The Hollywood romantic comedy Crazy Rich Asians is being greeted with unease in Singapore, where the tale of glamour and excess is set.
As the only major Hollywood film to feature an all-East Asian cast in 25 years since 1993’s the Joy Luck Club, it has been hailed as a sign that Asian-Americans will no longer be ignored by the movie industry.
The film has a successful first weekend earning an estimated US$22 million from 3,384 North American cinemas.
The director, Jon Chu, called it “more than just a movie, it’s a movement.”
It is due to premiere in Singapore on Wednesday and the Singapore Tourism Board (STB) has worked with the US public relations companies Edelman and Bullfrog & Baum to promise “a real first-hand, crazy insight into the best, rich travel experiences in the Lion City”.
Fiona Xie, who plays Kitty Pong, was billed as the cast member who could help publicise Singapore’s art, culture and craft cocktail scenes. She promoted Singapore’s National Gallery, the Newton Circus, and its “magical technicolour Avatar-like gardens By the bay”.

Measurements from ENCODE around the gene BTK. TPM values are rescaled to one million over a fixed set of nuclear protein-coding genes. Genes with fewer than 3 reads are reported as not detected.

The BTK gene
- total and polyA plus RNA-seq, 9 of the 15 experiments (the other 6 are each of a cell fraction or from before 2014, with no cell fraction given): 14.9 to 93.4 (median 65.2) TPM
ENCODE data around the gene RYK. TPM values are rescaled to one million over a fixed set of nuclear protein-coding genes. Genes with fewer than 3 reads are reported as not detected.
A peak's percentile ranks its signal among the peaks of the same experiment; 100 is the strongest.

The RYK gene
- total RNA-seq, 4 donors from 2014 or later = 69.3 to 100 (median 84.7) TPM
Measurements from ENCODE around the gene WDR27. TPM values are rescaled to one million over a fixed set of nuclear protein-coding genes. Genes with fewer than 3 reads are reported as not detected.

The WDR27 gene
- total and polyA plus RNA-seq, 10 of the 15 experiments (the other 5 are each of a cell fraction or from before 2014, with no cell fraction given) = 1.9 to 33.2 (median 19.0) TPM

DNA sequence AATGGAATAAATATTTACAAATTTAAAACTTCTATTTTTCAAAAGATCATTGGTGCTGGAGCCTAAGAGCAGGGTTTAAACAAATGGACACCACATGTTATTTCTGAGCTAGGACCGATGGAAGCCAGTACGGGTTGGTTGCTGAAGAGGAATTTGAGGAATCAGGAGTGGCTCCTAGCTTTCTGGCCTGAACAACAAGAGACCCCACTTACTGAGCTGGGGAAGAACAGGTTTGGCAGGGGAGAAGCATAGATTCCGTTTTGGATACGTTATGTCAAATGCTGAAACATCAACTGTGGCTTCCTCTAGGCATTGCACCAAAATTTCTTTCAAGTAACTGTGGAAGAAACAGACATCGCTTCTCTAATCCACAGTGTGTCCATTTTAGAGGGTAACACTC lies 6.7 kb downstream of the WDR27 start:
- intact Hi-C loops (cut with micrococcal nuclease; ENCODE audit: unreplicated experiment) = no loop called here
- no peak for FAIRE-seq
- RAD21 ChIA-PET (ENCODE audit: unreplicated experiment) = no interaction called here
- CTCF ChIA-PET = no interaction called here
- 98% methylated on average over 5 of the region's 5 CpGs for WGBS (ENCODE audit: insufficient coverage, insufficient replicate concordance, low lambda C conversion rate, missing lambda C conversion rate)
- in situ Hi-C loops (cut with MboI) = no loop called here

The STB promoted other cast members to showcase Singapore’s street food and fashion scenes.
But some Singaporean residents appear more sceptical about how their home is being portrayed to the world.
Based on a novel by Singaporean author Kevin Kwan, it centres around a Chinese-American economics scholar who flies to Singapore to attend a wedding with her boyfriend, only to find out that he comes from one of the Lion City’s wealthiest families.
The trailer was criticised for its lack of Singlish patois and Singaporean cast members said that they wished they had been able to speak more Singlish.
“When we watch American movies, I know what they sound like in America … But I just wish that somebody else watching us somewhere else would know our lingo and our slang words as well,” actress Selena Tan told the media.
Around 76 per cent of the Singaporean population is ethnic Chinese, 15 per cent ethnic Malay and 6.6 per cent Indian but city-state apparently appears mono-ethnic in the movie.
“In its representation of Singapore, I definitely had to constantly remind myself of the context in which this film was made – for Asian-Americans in America looking onto Singapore,” said Singaporean actor Shrey Bhargava. “I did yearn to see more minority Singaporeans in the film and Singapore’s multicultural diversity to be celebrated, especially given that [it] was marketed as a win for representation.”
A still from Crazy Rich Asians. Picture credit: YouTube